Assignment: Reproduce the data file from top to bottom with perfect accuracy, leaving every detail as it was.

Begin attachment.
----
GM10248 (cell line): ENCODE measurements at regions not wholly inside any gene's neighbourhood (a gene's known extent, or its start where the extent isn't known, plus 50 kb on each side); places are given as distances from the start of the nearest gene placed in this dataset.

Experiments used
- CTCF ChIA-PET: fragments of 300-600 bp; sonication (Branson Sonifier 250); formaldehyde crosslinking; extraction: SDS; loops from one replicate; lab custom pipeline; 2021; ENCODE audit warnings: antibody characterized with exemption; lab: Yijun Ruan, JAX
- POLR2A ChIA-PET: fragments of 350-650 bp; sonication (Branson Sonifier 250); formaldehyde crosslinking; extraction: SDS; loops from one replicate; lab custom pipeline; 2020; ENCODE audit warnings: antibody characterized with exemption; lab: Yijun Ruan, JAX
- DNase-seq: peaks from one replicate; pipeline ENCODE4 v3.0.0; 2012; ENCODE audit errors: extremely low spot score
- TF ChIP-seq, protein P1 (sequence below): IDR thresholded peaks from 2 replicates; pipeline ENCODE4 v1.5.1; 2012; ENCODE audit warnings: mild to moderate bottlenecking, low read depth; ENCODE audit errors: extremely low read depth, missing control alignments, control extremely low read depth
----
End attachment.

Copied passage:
GM10248 (cell line): ENCODE measurements at regions not wholly inside any gene's neighbourhood (a gene's known extent, or its start where the extent isn't known, plus 50 kb on each side); places are given as distances from the start of the nearest gene placed in this dataset.

Experiments used
- CTCF ChIA-PET: fragments of 300-600 bp; sonication (Branson Sonifier 250); formaldehyde crosslinking; extraction: SDS; loops from one replicate; lab custom pipeline; 2021; ENCODE audit warnings: antibody characterized with exemption; lab: Yijun Ruan, JAX
- POLR2A ChIA-PET: fragments of 350-650 bp; sonication (Branson Sonifier 250); formaldehyde crosslinking; extraction: SDS; loops from one replicate; lab custom pipeline; 2020; ENCODE audit warnings: antibody characterized with exemption; lab: Yijun Ruan, JAX
- DNase-seq: peaks from one replicate; pipeline ENCODE4 v3.0.0; 2012; ENCODE audit errors: extremely low spot score
- TF ChIP-seq, protein P1 (sequence below): IDR thresholded peaks from 2 replicates; pipeline ENCODE4 v1.5.1; 2012; ENCODE audit warnings: mild to moderate bottlenecking, low read depth; ENCODE audit errors: extremely low read depth, missing control alignments, control extremely low read depth